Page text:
- On August 27, 2019, DeMarcus D. Morris, ring leader of the “Block Boyz” gang, was sentenced to over 33 years in prison and each of the other members were sentenced to substantial prison time. The “Block Boyz” was a notorious street gang that long terrorized Shreveport neighborhoods using the west side of the Queensborough neighborhood as their base of operations. On October 3, 2018, following a two-week trial, five gang members were convicted of RICO and other offenses. The remaining defendants pleaded guilty. https://www.justice.gov/usao-wdla/pr/block-boyz-gang-leader-and-last-two-members-sentenced-serve-time-federal-prison
- On August 1, 2019, Lakendria Nicole Goings and David Ray Johnson were convicted by a federal jury in Monroe, Louisiana, for an armed bank robbery spree involving three financial institutions and multiple firearms violations. https://www.justice.gov/usao-wdla/pr/federal-jury-convicts-northeast-louisiana-couple-armed-bank-robbery-spree
- Just last week, Ivory Carl Myers was sentenced to 30 years in prison for the armed robbery of a shift manager at a Bossier City Burger King. Myles took the money after threatening to kill the manager and forced the victim at gunpoint to leave the Burger King with him. On the way to Houston, Texas, he sexually assaulted his victim on two occasions. https://www.justice.gov/usao-wdla/pr/armed-robber-sentenced-30-years-federal-prison
- Demarcus Jontue Scales, a violent repeat offender in Alexandria, Louisiana, was sentenced last week to 44 months in federal prison for felon in possession of a firearm. The 44-month sentence will run consecutively with his 15-year state court sentence for murder. https://www.justice.gov/usao-wdla/pr/six-convicted-felons-receive-federal-prison-sentences-week-illegally-possessing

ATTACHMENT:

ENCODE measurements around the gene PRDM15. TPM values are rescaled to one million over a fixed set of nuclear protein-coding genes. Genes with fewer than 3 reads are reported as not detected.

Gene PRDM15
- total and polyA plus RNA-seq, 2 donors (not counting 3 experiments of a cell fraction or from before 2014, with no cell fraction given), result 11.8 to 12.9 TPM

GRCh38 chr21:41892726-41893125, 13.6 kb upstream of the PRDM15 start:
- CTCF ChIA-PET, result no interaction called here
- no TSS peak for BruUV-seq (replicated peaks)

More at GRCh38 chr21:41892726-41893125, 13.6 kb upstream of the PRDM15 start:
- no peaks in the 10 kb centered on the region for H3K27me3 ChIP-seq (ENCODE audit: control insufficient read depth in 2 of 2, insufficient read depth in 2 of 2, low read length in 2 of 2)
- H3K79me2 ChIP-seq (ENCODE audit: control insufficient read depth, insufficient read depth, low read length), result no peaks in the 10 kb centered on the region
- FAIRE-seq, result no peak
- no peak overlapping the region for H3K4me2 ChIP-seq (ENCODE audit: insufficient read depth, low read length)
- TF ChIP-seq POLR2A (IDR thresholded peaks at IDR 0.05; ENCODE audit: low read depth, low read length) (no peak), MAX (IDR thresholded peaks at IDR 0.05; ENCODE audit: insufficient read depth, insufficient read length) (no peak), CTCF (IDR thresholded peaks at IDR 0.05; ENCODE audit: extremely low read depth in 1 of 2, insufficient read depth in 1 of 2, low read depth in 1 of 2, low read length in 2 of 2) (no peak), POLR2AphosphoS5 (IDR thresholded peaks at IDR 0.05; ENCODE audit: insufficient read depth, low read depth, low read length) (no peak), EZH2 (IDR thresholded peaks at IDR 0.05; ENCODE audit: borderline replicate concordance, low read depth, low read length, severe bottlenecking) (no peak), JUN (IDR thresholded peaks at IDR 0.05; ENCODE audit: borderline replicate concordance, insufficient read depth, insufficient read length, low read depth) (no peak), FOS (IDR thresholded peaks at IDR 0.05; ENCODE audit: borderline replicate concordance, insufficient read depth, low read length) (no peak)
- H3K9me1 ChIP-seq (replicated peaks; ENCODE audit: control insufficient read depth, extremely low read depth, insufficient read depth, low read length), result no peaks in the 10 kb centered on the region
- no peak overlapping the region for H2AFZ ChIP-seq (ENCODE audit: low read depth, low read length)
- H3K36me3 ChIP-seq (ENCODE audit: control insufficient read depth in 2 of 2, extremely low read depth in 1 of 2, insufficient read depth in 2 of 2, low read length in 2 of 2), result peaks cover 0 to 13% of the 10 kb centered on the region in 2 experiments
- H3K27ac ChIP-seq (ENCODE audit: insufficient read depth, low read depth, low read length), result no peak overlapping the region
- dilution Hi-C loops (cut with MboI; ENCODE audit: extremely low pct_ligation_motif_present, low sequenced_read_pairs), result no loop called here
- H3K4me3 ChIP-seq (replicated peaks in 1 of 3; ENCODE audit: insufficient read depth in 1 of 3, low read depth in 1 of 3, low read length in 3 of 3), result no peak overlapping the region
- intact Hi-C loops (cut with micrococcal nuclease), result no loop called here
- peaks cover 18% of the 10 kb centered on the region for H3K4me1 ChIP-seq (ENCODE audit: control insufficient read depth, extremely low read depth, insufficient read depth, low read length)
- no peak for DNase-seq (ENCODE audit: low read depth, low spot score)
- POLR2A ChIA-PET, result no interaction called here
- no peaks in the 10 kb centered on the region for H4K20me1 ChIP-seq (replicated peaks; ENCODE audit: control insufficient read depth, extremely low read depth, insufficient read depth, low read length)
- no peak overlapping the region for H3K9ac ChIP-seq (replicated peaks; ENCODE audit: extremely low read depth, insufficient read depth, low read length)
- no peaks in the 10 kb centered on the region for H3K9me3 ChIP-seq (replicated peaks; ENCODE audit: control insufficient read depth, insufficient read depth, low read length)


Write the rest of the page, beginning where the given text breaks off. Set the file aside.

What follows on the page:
- On March 18, 2019, seven-time convicted felon, Anthony Joseph Meaux, was sentenced to 25 years in prison for possession of a firearm by a convicted felon. Meaux’s previous convictions include simple burglary, simple robbery, and drug-related offenses. https://www.justice.gov/usao-wdla/pr/seven-time-convicted-felon-sentenced-25-years-prison-possession-firearm
Improvements to Community Safety
The U.S. Attorney’s consistent engagement and collaboration with law enforcement and the commitment of substantial resources by our partners at the federal, state, and local levels have proven effective in reducing violent crime. FBI data shows that violent crime rates dropped in the Western District of Louisiana even more than the national average of 3.9 percent. Specifically, 2018 saw violent crime drop 38% in Monroe, 14% in Shreveport, 9% in Lake Charles, and 5% in Lafayette. Violent crime in the major metropolitan cities in the Western District of Louisiana decreased from 4,997 events in 2017 to 4,206 events in 2018. This resulted in 791 fewer victims of violent crime in the Western District of Louisiana.
These enforcement actions and partnerships are part of Project Safe Neighborhoods (PSN), a program bringing together all levels of law enforcement and the communities they serve to reduce violent crime and make our neighborhoods safer for everyone. The Department of Justice reinvigorated PSN in 2017 as part of the Department’s renewed focus on targeting violent criminals, directing all U.S. Attorney’s Offices to work in partnership with federal, state, local, and tribal law enforcement and the local community to develop effective, locally based strategies to reduce violent crime. To learn more about Project Safe Neighborhoods, go to www.justice.gov/psn.